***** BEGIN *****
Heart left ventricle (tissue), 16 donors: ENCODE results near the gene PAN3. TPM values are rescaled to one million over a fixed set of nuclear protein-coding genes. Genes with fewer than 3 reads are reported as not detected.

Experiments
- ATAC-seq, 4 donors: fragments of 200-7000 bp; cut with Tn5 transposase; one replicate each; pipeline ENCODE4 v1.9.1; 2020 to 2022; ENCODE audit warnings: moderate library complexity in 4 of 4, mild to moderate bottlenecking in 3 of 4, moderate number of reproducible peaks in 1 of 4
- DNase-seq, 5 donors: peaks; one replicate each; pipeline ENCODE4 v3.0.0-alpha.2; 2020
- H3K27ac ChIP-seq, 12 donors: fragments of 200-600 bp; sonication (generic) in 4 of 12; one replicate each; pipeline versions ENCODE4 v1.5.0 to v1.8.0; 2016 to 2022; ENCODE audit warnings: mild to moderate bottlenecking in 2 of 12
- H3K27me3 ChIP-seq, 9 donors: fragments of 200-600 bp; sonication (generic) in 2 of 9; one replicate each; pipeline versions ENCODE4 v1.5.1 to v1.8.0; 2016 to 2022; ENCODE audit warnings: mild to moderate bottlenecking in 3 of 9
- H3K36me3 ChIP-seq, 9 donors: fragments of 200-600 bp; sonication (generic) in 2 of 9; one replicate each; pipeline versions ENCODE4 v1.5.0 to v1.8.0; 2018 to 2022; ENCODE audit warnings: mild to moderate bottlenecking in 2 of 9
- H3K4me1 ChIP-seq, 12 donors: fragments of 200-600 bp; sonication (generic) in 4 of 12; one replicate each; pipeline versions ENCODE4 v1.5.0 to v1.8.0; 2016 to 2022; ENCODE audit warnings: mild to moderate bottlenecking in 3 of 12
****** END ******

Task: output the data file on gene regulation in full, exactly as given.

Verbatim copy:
Heart left ventricle (tissue), 16 donors: ENCODE results near the gene PAN3. TPM values are rescaled to one million over a fixed set of nuclear protein-coding genes. Genes with fewer than 3 reads are reported as not detected.

Experiments
- ATAC-seq, 4 donors: fragments of 200-7000 bp; cut with Tn5 transposase; one replicate each; pipeline ENCODE4 v1.9.1; 2020 to 2022; ENCODE audit warnings: moderate library complexity in 4 of 4, mild to moderate bottlenecking in 3 of 4, moderate number of reproducible peaks in 1 of 4
- DNase-seq, 5 donors: peaks; one replicate each; pipeline ENCODE4 v3.0.0-alpha.2; 2020
- H3K27ac ChIP-seq, 12 donors: fragments of 200-600 bp; sonication (generic) in 4 of 12; one replicate each; pipeline versions ENCODE4 v1.5.0 to v1.8.0; 2016 to 2022; ENCODE audit warnings: mild to moderate bottlenecking in 2 of 12
- H3K27me3 ChIP-seq, 9 donors: fragments of 200-600 bp; sonication (generic) in 2 of 9; one replicate each; pipeline versions ENCODE4 v1.5.1 to v1.8.0; 2016 to 2022; ENCODE audit warnings: mild to moderate bottlenecking in 3 of 9
- H3K36me3 ChIP-seq, 9 donors: fragments of 200-600 bp; sonication (generic) in 2 of 9; one replicate each; pipeline versions ENCODE4 v1.5.0 to v1.8.0; 2018 to 2022; ENCODE audit warnings: mild to moderate bottlenecking in 2 of 9
- H3K4me1 ChIP-seq, 12 donors: fragments of 200-600 bp; sonication (generic) in 4 of 12; one replicate each; pipeline versions ENCODE4 v1.5.0 to v1.8.0; 2016 to 2022; ENCODE audit warnings: mild to moderate bottlenecking in 3 of 12